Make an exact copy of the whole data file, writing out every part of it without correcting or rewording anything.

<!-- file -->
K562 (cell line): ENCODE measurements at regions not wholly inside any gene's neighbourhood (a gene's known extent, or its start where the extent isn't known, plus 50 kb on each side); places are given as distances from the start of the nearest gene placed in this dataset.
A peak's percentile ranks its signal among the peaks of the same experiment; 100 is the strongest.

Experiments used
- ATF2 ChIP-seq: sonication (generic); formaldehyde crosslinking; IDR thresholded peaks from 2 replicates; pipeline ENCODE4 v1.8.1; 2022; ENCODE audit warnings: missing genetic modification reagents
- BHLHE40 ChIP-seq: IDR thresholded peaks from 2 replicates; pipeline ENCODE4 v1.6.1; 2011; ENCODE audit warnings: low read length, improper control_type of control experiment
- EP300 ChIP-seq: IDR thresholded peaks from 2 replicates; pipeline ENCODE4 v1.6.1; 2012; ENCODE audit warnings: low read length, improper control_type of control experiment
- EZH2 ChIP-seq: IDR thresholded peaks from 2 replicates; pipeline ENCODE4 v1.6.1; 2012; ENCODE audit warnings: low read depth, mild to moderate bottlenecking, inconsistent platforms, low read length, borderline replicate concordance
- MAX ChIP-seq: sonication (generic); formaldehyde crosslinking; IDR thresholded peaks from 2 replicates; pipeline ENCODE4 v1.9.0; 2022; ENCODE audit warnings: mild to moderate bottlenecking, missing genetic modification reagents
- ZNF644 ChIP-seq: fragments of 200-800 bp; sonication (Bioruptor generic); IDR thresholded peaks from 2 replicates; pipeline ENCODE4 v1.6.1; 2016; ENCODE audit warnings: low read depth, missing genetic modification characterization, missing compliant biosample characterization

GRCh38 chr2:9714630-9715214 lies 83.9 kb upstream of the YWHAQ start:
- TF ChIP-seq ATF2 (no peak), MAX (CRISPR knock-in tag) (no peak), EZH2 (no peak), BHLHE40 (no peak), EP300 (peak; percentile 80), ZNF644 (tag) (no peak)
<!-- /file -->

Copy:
K562 (cell line): ENCODE measurements at regions not wholly inside any gene's neighbourhood (a gene's known extent, or its start where the extent isn't known, plus 50 kb on each side); places are given as distances from the start of the nearest gene placed in this dataset.
A peak's percentile ranks its signal among the peaks of the same experiment; 100 is the strongest.

Experiments used
- ATF2 ChIP-seq: sonication (generic); formaldehyde crosslinking; IDR thresholded peaks from 2 replicates; pipeline ENCODE4 v1.8.1; 2022; ENCODE audit warnings: missing genetic modification reagents
- BHLHE40 ChIP-seq: IDR thresholded peaks from 2 replicates; pipeline ENCODE4 v1.6.1; 2011; ENCODE audit warnings: low read length, improper control_type of control experiment
- EP300 ChIP-seq: IDR thresholded peaks from 2 replicates; pipeline ENCODE4 v1.6.1; 2012; ENCODE audit warnings: low read length, improper control_type of control experiment
- EZH2 ChIP-seq: IDR thresholded peaks from 2 replicates; pipeline ENCODE4 v1.6.1; 2012; ENCODE audit warnings: low read depth, mild to moderate bottlenecking, inconsistent platforms, low read length, borderline replicate concordance
- MAX ChIP-seq: sonication (generic); formaldehyde crosslinking; IDR thresholded peaks from 2 replicates; pipeline ENCODE4 v1.9.0; 2022; ENCODE audit warnings: mild to moderate bottlenecking, missing genetic modification reagents
- ZNF644 ChIP-seq: fragments of 200-800 bp; sonication (Bioruptor generic); IDR thresholded peaks from 2 replicates; pipeline ENCODE4 v1.6.1; 2016; ENCODE audit warnings: low read depth, missing genetic modification characterization, missing compliant biosample characterization

GRCh38 chr2:9714630-9715214 lies 83.9 kb upstream of the YWHAQ start:
- TF ChIP-seq ATF2 (no peak), MAX (CRISPR knock-in tag) (no peak), EZH2 (no peak), BHLHE40 (no peak), EP300 (peak; percentile 80), ZNF644 (tag) (no peak)